Five of us are on our way to England for two weekends of international debate tournaments. The first stop will be Oxford, and the second Cambridge.
The students, their coach and professor, and I have agreed to meet at 6am to leave for the airport. Tom, one of the students, is 25 minutes late and nowhere in sight. At 6.25, we take the shuttle van up to his apartment. He is just emerging onto the sidewalk as we drive up. He jogs back down to the meeting place where he has parked his car and loaded his suitcase. There is no explanation for lateness, and I am immediately on guard. We have both tight and flexible schedules on this trip. “You’ll have to watch him continually,” says Zeb, who is also on the trip. “He’s not that aware of things sometimes.”
We stand in the long security lines at Seattle airport. After we’re through, a few students grab a bite of breakfast. Our four-hour flight to Chicago will have drinks but no food. People balance coffee cups and breakfasts on their carry-ons as we board. Our latecomer also presents us with another snag. The zipper breaks on Tom’s backpack on the way in, so he rushes off to buy another one in the airport. He schleps along another supposed carry-on so big that the flight attendants must send it through as regular luggage.
Three of us sit in one exit row: the other two are behind us in another exit row. “Yes,” we say we are all willing and able to help passengers out the emergency exit should that be required. The flight is uneventful, the “Chicago-style” pizza the men order at O’Hare Airport is unmemorable (as are my wok-ed veges), and there are no hitches in getting to London. Some of us snooze, one sleeps deeply – sadly not me, in spite of an “8 hour sleep” pill. Two people share five center seats across the aisle, but they sit upright all the way to London, armrests down. I envy their potential space, but not their lack of travel-savvy.
Fortunately Tom’s bag arrives safely. We are so far behind the queue that nearly everyone has gone through—there is hardly a line. Immigration and customs let us into England without a fuss, so we head for the bus station. We catch the direct Oxford bus, which tours through drizzly hills and foggy vales before dropping us about a mile from the hotel. “Roundabout, second left, lovely, should have no troubles finding it,” and the bus driver leaves us and our luggage on the curb.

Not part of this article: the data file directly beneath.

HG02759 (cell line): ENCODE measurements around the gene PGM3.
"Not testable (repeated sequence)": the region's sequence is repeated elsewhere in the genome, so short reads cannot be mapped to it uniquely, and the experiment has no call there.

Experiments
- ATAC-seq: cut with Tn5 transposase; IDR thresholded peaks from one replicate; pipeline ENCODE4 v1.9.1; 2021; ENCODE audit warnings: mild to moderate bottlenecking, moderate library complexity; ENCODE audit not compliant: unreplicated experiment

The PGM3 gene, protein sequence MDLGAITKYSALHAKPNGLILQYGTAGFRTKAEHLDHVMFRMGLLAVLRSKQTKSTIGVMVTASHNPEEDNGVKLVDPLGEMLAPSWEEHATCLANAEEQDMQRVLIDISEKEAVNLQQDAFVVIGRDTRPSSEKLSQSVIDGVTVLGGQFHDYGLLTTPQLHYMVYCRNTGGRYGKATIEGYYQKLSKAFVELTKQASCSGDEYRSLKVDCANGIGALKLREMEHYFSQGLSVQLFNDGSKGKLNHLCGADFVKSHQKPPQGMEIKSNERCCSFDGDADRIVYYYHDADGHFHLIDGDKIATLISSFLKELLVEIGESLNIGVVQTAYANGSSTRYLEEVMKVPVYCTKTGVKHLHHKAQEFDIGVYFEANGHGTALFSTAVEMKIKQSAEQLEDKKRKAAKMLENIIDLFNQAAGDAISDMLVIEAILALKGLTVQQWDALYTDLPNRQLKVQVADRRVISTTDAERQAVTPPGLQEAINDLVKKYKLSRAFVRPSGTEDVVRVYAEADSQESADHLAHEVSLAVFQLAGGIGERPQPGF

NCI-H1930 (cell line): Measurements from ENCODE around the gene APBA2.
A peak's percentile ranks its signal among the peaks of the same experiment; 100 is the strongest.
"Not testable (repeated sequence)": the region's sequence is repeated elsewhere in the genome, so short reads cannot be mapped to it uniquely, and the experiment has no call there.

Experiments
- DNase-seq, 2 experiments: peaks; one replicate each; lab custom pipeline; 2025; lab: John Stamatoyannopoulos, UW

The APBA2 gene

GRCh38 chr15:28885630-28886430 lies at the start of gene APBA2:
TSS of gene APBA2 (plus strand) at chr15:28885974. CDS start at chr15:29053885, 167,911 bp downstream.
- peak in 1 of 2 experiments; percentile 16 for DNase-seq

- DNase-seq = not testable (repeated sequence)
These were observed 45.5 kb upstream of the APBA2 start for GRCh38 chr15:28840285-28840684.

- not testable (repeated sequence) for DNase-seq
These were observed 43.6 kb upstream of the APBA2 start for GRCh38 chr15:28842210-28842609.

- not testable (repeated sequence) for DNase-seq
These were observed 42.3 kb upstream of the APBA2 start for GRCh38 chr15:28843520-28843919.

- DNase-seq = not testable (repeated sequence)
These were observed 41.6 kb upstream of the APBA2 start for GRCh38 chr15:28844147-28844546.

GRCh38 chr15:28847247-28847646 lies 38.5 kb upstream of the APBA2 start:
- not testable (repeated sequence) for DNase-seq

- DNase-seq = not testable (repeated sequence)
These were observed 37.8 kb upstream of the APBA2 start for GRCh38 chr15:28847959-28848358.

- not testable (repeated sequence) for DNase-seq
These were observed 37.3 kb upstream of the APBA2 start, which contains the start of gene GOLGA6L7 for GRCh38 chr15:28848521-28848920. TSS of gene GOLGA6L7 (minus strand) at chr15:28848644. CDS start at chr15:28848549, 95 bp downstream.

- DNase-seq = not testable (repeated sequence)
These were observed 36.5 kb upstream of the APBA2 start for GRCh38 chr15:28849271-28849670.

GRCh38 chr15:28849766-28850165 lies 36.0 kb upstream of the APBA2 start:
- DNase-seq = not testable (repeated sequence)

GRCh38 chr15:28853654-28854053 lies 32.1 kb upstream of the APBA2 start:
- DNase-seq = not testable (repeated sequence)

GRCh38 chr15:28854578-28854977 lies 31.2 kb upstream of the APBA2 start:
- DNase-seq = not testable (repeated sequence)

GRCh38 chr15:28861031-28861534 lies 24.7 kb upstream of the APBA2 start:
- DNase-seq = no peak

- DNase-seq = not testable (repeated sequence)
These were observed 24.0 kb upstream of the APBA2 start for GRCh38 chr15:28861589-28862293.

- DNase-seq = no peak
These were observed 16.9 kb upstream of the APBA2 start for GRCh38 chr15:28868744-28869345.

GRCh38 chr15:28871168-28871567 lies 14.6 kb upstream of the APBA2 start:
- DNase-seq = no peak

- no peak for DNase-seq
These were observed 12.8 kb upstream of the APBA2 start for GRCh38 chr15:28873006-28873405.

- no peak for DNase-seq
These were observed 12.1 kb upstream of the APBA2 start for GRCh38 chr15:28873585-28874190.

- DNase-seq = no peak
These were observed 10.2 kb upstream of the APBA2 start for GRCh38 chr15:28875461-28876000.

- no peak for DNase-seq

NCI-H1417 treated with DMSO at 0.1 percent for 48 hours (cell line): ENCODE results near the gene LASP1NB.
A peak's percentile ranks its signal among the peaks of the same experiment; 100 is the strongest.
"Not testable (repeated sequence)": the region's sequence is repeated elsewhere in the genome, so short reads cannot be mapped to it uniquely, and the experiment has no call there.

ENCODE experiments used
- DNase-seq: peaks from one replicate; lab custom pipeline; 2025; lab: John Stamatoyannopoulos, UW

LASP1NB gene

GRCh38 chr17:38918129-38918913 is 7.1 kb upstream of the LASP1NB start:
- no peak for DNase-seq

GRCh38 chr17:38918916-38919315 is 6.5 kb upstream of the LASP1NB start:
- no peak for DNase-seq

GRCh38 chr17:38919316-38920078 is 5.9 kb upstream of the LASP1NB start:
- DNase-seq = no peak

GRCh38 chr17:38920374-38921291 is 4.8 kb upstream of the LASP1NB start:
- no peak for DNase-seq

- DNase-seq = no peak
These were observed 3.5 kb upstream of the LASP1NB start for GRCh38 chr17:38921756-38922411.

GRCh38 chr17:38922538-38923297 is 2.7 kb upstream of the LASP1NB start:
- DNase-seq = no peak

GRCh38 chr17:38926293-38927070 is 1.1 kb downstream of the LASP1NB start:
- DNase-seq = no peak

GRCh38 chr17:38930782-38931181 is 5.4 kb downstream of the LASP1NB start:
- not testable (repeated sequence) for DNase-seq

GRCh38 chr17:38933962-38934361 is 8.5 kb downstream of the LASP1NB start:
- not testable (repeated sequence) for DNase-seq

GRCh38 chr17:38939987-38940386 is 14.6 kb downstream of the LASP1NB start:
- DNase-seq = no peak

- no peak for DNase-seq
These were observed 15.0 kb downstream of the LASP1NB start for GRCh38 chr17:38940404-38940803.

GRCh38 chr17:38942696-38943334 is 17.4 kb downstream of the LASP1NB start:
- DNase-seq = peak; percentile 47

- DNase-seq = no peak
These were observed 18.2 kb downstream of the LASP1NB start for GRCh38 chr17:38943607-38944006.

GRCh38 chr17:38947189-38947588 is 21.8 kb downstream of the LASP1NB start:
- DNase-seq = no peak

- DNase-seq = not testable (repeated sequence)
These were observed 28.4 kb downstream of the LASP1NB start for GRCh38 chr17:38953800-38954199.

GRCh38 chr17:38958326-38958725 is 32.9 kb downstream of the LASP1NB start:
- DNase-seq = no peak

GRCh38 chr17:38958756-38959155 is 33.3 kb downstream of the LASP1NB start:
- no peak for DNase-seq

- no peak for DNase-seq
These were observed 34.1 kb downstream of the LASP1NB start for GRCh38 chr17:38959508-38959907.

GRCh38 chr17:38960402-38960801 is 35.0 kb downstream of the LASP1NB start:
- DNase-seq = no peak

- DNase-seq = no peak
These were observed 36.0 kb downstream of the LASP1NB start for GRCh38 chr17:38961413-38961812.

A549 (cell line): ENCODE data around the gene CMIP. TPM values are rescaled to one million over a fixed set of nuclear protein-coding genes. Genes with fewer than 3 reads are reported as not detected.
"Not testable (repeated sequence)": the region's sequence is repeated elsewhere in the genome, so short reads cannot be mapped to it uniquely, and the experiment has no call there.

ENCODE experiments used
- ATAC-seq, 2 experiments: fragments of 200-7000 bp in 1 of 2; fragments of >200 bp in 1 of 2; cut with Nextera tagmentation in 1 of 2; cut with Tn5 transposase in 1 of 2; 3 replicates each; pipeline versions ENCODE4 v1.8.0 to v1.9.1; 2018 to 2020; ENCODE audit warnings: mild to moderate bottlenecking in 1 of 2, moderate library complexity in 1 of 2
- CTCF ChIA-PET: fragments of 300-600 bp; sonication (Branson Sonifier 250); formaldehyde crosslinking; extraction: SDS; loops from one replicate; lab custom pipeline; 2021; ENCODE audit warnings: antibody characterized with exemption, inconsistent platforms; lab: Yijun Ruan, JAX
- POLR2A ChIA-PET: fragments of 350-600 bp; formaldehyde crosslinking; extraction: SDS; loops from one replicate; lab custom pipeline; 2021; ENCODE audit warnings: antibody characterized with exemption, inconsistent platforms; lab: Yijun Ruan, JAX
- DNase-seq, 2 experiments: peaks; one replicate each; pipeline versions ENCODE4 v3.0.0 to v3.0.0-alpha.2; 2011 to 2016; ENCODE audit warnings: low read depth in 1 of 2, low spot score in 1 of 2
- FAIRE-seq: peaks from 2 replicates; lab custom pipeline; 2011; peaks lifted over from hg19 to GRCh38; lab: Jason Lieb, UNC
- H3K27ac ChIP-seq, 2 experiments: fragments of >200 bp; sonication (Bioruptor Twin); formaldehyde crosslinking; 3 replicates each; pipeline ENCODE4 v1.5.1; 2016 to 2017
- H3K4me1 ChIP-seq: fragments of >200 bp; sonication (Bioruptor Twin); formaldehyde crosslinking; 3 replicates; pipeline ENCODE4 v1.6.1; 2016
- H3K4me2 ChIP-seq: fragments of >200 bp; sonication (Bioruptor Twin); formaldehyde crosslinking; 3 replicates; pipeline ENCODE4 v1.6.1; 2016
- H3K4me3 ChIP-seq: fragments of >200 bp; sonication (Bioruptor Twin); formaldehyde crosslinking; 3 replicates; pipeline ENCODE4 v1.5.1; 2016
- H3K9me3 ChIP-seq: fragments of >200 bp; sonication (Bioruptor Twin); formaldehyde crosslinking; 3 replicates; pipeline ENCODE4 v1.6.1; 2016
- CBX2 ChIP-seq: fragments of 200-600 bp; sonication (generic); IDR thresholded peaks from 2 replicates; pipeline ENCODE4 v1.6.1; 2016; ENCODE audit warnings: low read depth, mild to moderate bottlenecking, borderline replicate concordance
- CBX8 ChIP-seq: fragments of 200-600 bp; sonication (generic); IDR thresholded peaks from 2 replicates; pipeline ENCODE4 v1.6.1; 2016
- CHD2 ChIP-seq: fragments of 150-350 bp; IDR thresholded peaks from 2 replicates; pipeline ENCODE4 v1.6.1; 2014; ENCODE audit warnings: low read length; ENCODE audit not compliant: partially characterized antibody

The men are not used to physical exercise, and walking is an effort for them. They sigh and mutter tiredly as we pull the suitcases past Magdalene Church (pronounced Mod-a-lynn) and the Oxford Rugby grounds. A sign announces the start of rugby classes for gifted youngsters, aged 8-14. What a prestigious club that would be!
It’s about 10.30am when Heather House comes into view. The landlady is chatty and takes us next door to the men’s flat. It is a tidy, unremarkable-looking house, with a beer bottle lying beside recycling bins off the sidewalk. “Won’t be any of that with our students,” we assure her. Insdie is a lounge and full kitchen with dishwasher and laundry washer/dryer, 2 bedrooms, and 2 baths. The fellow who takes the most effort in his appearance snags the bedroom with a blow-dryer in the drawer.
The initial plan is to shower, rest, have lunch, do some shopping, and register for debates, coming home for a nap if needed before the evening events. Despite a big lunch in Chicago and two meals on the airplane, the guys are too hungry to wait. Zeb has an organizing nature and asks if we can eat, then come back to shower. “It would work better if we didn’t walk to town and back to the hotel. We’d have to walk in later anyway, which takes a half hour.”
I don’t care much about what we do when. The goal is to get them food, shelter, on time to their assigned task – debate – with minimal stress. We walk a half-mile to shop at Tesco for basic food and shampoo (oh, the drama over choosing an acceptable hair gel). They are sleepy and lethargic and they’re not eager to carry the purchases. I probably would have heard no objection if I had carried them all myself, but it’s their food and toiletries, so I leave it in the buggy for them.
We pop up the street for donars (a Middle-East dish of lamb sliced into thin strips and laid into homemade naan bread), fish and chips (“It isn’t England without fish and chips!”- Ben), and my vegetarian kabab (deep-fried veges in the homemade bread). After the meal is cooked, the chef calls us to the cases at the front of the store, customizing our choices with sauces and sliced salads and vegetables. Absolutely delicious. I eat half mine and bring it home. The guys polish off their food. We pop into Boots drugstore – yay a hot water bottle for me, a few more beauty aids for the guys. They are reluctant to walk back to the hotel. Their feet hurt. I have to wait a few minutes on the corner for them to catch up. They want to clean up and rest before heading for town. To give them time to explore a bit on their own, we agree to meet at the Oxford Union at 4.30 to register before the 5pm deadline.